• On August 15, 2011 at 6:41 pm admin responded with... #

      Thanks for the additional suggestions!

    • On April 9, 2013 at 2:38 am shishi responded with... #

      Yes I am a 12 year old dancer in a company and I got anterior knee pain. I had to take 2 weeks off from it.

  2. On August 4, 2011 at 4:55 pm Annette responded with... #

    Can you comment on pointe developing bunions on young girls and women?

    • On August 15, 2011 at 6:35 pm admin responded with... #

      Hi Annette,

      Bunions are caused by several factors including but not limited to genetics, ill-fitting shoes, injury, and added stress to one area of the foot due to misalignment, specifically pronation or supination of the tarsus. According to the Mayo Clinic, “Bunions develop when the pressures of bearing and shifting your weight fall unevenly on the joints and tendons in your feet. This imbalance in pressure makes your big toe joint unstable, eventually molding the parts of the joint into a hard knob that juts out beyond the normal shape of your foot.”

      The book Dance Kinesiology by Sally Sevey Fitt states that the requirement for ballet dancers to turn out in class, whether in soft slippers or pointe shoes, creates a greater tendency for students to roll in on their feet and walk in a turned out position. This sometimes results in added pressure to the inside of the big toe, making it the last point of contact in locomotion. The body responds to the stress by building calcium deposits on the point of stress, resulting in a painful bunion.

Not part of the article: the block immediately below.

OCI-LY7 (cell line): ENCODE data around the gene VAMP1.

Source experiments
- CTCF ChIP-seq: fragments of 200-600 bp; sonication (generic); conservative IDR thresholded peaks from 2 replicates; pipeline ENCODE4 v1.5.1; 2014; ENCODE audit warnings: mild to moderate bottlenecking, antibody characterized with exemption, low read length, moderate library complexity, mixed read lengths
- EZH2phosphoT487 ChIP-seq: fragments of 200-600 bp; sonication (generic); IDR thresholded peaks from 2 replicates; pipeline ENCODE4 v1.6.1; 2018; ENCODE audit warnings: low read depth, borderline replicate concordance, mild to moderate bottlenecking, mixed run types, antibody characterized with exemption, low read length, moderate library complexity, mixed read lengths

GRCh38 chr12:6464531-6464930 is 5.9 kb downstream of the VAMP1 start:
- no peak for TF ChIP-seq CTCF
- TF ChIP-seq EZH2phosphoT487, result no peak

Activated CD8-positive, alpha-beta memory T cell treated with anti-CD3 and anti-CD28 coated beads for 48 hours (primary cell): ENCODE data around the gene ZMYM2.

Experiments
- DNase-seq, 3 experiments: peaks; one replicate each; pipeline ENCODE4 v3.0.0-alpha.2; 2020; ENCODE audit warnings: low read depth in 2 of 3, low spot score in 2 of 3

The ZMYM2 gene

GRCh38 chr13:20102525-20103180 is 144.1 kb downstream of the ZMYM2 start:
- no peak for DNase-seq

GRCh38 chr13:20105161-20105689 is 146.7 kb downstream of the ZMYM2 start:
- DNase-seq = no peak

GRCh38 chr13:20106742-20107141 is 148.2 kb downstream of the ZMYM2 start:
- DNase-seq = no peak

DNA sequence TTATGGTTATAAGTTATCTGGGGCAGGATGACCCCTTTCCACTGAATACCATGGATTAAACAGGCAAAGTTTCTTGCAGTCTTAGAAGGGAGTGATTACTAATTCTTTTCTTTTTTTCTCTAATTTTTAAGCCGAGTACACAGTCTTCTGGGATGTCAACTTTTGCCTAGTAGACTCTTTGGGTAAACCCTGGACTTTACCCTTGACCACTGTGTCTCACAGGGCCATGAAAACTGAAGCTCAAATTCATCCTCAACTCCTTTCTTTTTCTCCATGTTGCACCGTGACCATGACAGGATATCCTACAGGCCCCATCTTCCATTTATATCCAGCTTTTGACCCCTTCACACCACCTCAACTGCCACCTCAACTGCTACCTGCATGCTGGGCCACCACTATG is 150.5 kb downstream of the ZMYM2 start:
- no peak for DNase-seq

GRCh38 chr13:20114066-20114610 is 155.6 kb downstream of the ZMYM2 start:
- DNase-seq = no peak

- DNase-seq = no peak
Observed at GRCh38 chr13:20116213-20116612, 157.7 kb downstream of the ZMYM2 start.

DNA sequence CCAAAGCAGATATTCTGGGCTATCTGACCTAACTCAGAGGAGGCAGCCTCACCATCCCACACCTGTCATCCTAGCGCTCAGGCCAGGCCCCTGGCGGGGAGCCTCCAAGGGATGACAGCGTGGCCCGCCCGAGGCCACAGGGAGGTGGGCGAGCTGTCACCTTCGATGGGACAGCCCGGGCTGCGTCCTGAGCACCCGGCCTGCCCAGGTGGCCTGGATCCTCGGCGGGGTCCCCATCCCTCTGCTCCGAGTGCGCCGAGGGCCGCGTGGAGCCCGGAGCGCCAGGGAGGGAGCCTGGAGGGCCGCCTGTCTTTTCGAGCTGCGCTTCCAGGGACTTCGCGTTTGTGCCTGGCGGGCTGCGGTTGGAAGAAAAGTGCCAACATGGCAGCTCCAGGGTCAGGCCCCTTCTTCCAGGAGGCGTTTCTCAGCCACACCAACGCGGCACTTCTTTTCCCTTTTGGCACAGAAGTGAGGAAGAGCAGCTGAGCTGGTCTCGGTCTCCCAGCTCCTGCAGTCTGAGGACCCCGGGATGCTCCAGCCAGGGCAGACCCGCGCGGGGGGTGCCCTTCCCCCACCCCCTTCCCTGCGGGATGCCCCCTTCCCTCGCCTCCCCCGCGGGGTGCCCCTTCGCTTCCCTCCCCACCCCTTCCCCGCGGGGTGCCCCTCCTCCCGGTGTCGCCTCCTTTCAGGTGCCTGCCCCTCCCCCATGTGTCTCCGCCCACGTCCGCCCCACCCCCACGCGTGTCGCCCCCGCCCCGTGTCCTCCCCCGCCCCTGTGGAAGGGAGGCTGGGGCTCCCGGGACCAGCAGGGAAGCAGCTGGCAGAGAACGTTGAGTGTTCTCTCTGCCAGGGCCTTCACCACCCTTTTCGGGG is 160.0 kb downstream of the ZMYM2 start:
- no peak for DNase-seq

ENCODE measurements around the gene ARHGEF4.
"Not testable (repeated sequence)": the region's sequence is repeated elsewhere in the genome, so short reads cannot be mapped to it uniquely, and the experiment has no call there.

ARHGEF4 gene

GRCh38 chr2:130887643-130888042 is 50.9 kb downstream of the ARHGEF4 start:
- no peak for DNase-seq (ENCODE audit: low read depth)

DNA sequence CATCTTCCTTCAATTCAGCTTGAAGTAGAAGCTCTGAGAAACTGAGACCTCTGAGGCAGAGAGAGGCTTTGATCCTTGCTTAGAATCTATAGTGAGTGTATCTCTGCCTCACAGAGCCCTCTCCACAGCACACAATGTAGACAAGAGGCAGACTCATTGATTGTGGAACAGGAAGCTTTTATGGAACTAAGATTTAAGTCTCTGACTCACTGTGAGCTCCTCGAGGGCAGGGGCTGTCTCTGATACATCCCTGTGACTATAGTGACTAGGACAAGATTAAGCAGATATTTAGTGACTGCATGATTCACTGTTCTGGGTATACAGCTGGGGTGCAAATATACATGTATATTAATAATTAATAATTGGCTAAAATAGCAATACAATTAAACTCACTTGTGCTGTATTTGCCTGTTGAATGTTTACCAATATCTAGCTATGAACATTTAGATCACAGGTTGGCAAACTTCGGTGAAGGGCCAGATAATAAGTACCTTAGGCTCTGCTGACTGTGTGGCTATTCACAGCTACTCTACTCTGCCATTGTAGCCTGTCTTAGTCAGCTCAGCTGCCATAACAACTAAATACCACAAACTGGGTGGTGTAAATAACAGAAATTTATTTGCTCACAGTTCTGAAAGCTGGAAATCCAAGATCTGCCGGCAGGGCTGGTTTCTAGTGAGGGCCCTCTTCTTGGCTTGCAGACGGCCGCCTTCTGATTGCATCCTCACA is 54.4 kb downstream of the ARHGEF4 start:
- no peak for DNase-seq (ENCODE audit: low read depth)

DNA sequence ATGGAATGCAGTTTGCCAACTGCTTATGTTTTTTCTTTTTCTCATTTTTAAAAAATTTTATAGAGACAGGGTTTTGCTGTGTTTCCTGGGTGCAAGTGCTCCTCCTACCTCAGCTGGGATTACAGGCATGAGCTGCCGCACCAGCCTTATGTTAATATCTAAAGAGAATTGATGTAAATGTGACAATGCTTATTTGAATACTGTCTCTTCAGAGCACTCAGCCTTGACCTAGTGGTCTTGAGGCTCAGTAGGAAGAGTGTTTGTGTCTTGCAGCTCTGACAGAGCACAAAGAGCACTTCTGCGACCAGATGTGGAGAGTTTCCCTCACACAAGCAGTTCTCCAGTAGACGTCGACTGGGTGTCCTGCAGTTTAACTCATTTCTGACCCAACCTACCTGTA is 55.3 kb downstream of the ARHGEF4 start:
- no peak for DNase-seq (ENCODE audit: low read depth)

Students and teachers can work to avoid this undue stress by carefully monitoring the even placement of weight on the feet during ballet exercises, and proper turnout technique from the hip without forcing the feet into a position the hips can not support, causing the feet to roll in or out. It is also important to work in parallel positions so as not to develop an imbalance of rotator strength in the legs and hip.

      Once a ballet student is about to begin pointe work, there will be added stress to the feet, and it is very important to make sure the muscles of the feet, legs, and core are strong enough to hold the student in proper alignment. It is also very important that pointe shoes are professionally fit to ensure the shape of the box allows for proper placement of the toes. There are many pointe shoe accessories available that can help with proper placement of the toes in pointe shoes such as spacers that can be placed between the toes and reduce stress to any one area of the tarsus.

      There are many more resources and articles relating to this topic available on the Web, and if you have a specific concern, we always recommend you speak to your dance instructor and a physician for additional details related to your specific situation. Thanks for the great question!

      • On September 21, 2011 at 4:59 pm Tammy Lechner responded with... #

        Yoga toe spacers worn for 20 minutes after class or at home can help prevent bunion development and promote a healthy foot!